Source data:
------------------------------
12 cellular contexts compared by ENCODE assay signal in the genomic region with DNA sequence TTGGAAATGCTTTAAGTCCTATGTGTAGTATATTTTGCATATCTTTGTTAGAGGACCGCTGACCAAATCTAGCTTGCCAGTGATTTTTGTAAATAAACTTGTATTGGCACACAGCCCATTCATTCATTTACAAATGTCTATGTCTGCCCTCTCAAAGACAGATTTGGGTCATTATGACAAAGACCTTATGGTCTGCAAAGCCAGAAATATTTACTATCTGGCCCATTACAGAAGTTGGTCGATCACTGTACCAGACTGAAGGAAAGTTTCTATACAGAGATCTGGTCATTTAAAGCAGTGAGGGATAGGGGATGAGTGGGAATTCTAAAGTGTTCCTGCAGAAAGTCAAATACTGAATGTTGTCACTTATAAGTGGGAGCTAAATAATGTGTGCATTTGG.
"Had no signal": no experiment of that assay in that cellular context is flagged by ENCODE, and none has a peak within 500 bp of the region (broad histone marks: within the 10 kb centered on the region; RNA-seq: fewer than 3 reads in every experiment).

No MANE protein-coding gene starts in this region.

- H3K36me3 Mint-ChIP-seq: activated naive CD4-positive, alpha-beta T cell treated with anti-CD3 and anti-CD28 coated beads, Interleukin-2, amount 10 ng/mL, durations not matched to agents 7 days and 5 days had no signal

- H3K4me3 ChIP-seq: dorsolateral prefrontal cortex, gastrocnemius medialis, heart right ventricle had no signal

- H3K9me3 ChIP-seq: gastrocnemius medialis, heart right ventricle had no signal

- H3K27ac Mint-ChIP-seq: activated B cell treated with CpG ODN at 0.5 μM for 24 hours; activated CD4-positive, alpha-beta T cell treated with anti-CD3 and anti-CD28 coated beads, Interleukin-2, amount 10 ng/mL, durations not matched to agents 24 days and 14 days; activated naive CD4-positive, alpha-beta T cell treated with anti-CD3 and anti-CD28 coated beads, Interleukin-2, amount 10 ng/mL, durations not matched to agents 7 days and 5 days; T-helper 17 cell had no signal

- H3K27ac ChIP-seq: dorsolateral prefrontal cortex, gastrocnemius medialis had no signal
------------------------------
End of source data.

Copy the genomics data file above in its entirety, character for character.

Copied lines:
12 cellular contexts compared by ENCODE assay signal in the genomic region with DNA sequence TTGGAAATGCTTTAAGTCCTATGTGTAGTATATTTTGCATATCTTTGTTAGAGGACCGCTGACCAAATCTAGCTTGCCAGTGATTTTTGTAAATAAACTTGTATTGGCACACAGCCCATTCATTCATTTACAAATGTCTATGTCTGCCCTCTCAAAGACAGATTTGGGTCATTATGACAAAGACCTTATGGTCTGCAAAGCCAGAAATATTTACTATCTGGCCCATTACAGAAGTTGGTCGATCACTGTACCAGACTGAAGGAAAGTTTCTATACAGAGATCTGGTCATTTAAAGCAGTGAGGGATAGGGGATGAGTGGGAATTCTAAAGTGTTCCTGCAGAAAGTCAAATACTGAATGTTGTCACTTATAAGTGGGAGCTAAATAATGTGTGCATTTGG.
"Had no signal": no experiment of that assay in that cellular context is flagged by ENCODE, and none has a peak within 500 bp of the region (broad histone marks: within the 10 kb centered on the region; RNA-seq: fewer than 3 reads in every experiment).

No MANE protein-coding gene starts in this region.

- H3K36me3 Mint-ChIP-seq: activated naive CD4-positive, alpha-beta T cell treated with anti-CD3 and anti-CD28 coated beads, Interleukin-2, amount 10 ng/mL, durations not matched to agents 7 days and 5 days had no signal

- H3K4me3 ChIP-seq: dorsolateral prefrontal cortex, gastrocnemius medialis, heart right ventricle had no signal

- H3K9me3 ChIP-seq: gastrocnemius medialis, heart right ventricle had no signal

- H3K27ac Mint-ChIP-seq: activated B cell treated with CpG ODN at 0.5 μM for 24 hours; activated CD4-positive, alpha-beta T cell treated with anti-CD3 and anti-CD28 coated beads, Interleukin-2, amount 10 ng/mL, durations not matched to agents 24 days and 14 days; activated naive CD4-positive, alpha-beta T cell treated with anti-CD3 and anti-CD28 coated beads, Interleukin-2, amount 10 ng/mL, durations not matched to agents 7 days and 5 days; T-helper 17 cell had no signal

- H3K27ac ChIP-seq: dorsolateral prefrontal cortex, gastrocnemius medialis had no signal